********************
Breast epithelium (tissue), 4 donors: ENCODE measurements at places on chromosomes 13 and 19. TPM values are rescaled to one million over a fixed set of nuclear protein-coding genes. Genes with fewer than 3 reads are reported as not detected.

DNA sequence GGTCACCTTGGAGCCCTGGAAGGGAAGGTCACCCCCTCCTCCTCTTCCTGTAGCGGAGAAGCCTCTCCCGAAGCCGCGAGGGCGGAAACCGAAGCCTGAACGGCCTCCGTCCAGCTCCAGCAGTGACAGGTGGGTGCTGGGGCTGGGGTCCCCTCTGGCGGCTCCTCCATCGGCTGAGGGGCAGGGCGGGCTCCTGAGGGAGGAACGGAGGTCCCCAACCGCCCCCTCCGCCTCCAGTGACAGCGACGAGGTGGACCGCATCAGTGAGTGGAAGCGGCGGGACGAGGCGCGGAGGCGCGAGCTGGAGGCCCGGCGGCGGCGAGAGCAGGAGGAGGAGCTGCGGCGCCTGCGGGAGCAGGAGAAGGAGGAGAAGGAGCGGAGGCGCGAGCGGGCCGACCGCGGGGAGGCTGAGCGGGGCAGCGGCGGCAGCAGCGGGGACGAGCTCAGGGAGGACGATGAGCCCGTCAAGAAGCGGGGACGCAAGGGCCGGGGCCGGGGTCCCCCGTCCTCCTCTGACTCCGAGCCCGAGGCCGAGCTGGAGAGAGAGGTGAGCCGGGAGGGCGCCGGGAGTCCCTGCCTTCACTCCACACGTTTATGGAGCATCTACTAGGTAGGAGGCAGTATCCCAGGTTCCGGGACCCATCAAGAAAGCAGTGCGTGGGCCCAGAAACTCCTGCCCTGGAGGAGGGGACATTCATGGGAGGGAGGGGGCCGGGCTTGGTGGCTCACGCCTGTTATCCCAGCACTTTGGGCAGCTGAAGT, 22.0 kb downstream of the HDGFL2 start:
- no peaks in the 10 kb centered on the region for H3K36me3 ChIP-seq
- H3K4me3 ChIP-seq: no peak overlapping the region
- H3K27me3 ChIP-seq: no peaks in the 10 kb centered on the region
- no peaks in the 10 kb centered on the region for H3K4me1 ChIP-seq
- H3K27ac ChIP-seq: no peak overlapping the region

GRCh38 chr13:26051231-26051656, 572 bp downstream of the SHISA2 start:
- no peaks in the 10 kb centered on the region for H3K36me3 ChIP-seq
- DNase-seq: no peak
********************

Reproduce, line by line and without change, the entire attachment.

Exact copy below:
Breast epithelium (tissue), 4 donors: ENCODE measurements at places on chromosomes 13 and 19. TPM values are rescaled to one million over a fixed set of nuclear protein-coding genes. Genes with fewer than 3 reads are reported as not detected.

DNA sequence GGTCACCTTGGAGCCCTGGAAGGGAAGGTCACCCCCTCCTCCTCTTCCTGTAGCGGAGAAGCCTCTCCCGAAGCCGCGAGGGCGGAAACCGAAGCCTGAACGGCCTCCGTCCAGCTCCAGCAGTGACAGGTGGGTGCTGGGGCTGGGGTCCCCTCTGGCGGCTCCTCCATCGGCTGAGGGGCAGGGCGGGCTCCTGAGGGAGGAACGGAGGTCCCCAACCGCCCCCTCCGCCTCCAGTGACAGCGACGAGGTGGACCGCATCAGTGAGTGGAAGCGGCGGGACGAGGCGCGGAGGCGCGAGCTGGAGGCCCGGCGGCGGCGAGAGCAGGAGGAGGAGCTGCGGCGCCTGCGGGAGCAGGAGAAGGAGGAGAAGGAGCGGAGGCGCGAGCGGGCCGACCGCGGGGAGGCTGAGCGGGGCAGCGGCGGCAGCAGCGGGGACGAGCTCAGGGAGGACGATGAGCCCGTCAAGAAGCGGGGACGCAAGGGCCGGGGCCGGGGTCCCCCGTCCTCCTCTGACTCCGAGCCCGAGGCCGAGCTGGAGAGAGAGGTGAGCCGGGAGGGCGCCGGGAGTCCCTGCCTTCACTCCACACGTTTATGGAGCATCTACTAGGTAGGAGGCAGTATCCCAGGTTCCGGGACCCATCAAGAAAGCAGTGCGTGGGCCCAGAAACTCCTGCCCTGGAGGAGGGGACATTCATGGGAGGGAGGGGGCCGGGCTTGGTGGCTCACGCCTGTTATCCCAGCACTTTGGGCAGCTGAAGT, 22.0 kb downstream of the HDGFL2 start:
- no peaks in the 10 kb centered on the region for H3K36me3 ChIP-seq
- H3K4me3 ChIP-seq: no peak overlapping the region
- H3K27me3 ChIP-seq: no peaks in the 10 kb centered on the region
- no peaks in the 10 kb centered on the region for H3K4me1 ChIP-seq
- H3K27ac ChIP-seq: no peak overlapping the region

GRCh38 chr13:26051231-26051656, 572 bp downstream of the SHISA2 start:
- no peaks in the 10 kb centered on the region for H3K36me3 ChIP-seq
- DNase-seq: no peak